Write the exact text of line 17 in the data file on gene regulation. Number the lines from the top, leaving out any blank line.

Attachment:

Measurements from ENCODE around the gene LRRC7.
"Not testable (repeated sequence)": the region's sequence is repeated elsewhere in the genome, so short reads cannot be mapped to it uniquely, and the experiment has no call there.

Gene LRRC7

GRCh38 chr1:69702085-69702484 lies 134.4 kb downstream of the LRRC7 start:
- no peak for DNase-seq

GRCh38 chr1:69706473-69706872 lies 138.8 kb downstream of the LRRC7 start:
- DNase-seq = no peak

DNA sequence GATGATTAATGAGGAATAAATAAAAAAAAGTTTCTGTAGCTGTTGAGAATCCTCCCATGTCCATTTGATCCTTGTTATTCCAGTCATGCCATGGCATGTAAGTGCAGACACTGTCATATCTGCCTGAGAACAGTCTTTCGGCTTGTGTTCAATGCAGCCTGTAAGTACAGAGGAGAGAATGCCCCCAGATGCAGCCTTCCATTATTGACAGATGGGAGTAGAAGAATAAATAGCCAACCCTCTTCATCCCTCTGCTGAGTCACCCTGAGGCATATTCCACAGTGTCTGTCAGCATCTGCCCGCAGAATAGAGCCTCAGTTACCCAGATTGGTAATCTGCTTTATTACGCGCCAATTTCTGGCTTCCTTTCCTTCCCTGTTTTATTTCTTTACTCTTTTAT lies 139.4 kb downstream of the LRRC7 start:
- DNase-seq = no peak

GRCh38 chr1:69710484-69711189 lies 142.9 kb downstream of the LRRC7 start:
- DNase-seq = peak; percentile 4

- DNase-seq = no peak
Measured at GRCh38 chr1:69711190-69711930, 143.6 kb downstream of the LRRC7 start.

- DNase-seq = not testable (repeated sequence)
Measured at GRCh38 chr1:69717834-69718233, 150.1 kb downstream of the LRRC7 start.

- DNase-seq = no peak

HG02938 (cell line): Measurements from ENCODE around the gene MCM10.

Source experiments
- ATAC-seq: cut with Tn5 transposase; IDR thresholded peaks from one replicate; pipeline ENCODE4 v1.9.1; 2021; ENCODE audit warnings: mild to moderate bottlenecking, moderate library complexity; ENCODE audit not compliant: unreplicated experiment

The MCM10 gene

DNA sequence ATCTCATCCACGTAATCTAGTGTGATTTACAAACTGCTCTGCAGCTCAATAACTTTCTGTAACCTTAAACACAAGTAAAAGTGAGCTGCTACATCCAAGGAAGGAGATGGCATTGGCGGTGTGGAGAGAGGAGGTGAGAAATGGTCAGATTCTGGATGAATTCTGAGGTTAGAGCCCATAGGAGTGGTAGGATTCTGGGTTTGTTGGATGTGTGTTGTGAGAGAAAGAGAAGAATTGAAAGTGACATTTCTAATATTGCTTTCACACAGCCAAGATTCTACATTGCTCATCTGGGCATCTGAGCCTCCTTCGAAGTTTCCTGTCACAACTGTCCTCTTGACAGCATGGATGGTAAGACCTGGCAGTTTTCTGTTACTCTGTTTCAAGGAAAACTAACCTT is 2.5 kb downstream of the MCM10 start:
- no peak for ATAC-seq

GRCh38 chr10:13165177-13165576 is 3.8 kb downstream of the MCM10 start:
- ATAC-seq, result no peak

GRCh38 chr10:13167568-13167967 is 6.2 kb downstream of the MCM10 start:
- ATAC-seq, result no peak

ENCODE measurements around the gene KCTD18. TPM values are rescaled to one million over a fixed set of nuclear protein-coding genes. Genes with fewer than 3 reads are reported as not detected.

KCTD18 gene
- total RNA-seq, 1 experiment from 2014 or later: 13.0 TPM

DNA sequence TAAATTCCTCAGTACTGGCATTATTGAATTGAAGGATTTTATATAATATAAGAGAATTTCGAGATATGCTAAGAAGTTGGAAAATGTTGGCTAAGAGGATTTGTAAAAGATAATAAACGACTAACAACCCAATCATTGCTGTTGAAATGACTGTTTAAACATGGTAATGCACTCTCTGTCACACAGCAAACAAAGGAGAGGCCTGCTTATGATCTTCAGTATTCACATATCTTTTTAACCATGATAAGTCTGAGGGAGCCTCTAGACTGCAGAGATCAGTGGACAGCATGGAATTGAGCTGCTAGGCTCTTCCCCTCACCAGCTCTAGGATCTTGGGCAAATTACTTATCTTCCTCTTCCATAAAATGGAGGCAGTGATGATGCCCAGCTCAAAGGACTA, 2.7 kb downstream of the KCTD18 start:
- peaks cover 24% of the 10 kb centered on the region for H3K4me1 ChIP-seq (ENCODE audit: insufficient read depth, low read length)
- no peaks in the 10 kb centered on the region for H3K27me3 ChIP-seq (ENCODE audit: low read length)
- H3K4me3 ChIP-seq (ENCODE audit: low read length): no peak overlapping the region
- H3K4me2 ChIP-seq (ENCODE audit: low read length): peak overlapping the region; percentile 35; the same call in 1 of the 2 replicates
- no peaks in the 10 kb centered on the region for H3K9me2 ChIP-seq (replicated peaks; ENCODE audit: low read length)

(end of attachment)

HG02938 (cell line): Measurements from ENCODE around the gene MCM10.